Outlined below are the 6 key areas of potential impact of Brexit on Banking and Capital Markets.

The lost passport: After Brexit, there is a risk that Irish and other EU financial services providers – including banks, retail credit firms, payment services and e-money firms – will no longer be allowed to passport regulated services into the UK without acquiring or establishing a locally regulated subsidiary. UK financial services providers will also lose their ability to passport regulated services into the EU. We have already seen several financial services firms announce their intention to move some or all of their regulated business to Ireland in the wake of Brexit. Ireland is an attractive location in this scenario because of the many advantages associated with its EU membership, its position as a leading global financial services centre and the fact that it is an English speaking, common law jurisdiction.

Regulatory burden: Brexit may mean that financial services firms operating in the EU and the UK will have to adhere to two different regulatory regimes, which would at the very least bring administrative complexities. Regulatory standards between the EU and the UK could diverge post-Brexit. UK regulation could become less stringent than the EU regime, as the UK – and London in particular – attempts to maintain its reputation as a leading global financial services centre and to persuade third country banks, such as those from Asia and North America, to keep their business in the UK.

Cost: the cost of complying with dual UK and EU regulatory regimes could have a significant impact on regulated financial services firms. These entities will have to balance the cost and the speed of operational restructuring. The extent of the cost impact will depend on the form that Brexit takes – a ‘hard’ or ‘soft’ Brexit and whether withdrawal is protracted or happens more quickly.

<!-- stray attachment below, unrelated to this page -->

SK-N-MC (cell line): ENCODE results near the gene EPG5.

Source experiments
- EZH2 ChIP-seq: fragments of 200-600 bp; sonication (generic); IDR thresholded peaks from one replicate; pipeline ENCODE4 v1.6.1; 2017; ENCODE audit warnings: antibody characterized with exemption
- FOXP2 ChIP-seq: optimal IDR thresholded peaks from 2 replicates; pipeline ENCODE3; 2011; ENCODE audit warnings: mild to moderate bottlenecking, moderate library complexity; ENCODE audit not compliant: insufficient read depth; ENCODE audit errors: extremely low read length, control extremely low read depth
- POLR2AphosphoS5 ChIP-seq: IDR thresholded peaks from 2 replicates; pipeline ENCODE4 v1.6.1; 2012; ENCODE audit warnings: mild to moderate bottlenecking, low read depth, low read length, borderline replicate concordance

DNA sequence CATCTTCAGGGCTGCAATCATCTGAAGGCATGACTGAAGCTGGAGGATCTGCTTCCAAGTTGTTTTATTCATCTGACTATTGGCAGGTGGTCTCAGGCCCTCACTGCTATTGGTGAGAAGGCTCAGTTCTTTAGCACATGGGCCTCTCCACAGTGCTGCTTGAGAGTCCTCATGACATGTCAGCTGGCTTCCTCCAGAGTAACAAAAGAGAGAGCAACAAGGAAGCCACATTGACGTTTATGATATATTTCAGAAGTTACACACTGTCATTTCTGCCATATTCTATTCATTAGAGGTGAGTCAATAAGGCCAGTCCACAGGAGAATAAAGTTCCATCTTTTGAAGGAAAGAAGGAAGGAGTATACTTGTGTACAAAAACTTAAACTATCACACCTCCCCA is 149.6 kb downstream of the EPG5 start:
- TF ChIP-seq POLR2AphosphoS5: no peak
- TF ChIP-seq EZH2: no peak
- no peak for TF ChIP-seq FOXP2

Cross border lending: it is likely that one of the key questions for UK lenders entering into cross-border transactions post-Brexit will be whether their proposed lending requires them to be authorised in the jurisdiction in which it is taking place. This will turn on several factors, including whether the lending is retail or not, given that non-retail lending is not a regulated activity in various EU Member States. However, on the retail side, the impact is unlikely to be profound given that the market for cross-border retail banking services is relatively small.

Debt capital markets: Brexit is likely to result in the loss of the UK’s ability to passport prospectuses throughout the EU. This means that any prospectus issued by a UK issuer would require approval from each individual EU Member State in which it is proposed that securities will be offered or listed. For wholesale debt offerings, which – if not listed – generally benefit from an exemption under the Prospective Directive, this may not be all that notable. But it could have a significant impact on retail offerings. This could benefit the Irish Stock Exchange, which is one of the leading exchanges in the world for listing by special purpose vehicles, providing a sophisticated listing service for debt securities.

Impact on EU Capital Markets Union and on securitisation: Brexit creates issues for the UK around securitisation, particularly in the context of the proposed new Capital Markets Union (CMU). One of the key tenets of the CMU is the concept of simple standard and transparent securitisation (STS). There is much uncertainty as to whether, post-Brexit, a UK securitisation would be able to satisfy the proposed STS criteria, in circumstances where a UK firm would not be eligible to be an investor, sponsor, originator or original lender (and consequently a risk-retainer) in an STS if it is not regulated in the EU.

Brexit may therefore strengthen Ireland’s position as the leading European jurisdiction for the establishment and servicing of securitisation structures. As of March 2016, some 1,400 SPVs were established in Ireland, representing almost a quarter (24% of financial vehicle corporation assets) of the European industry. Securitisation in Ireland is mainly international, with 86% of Irish SPVs set up on behalf of non-Irish sponsors.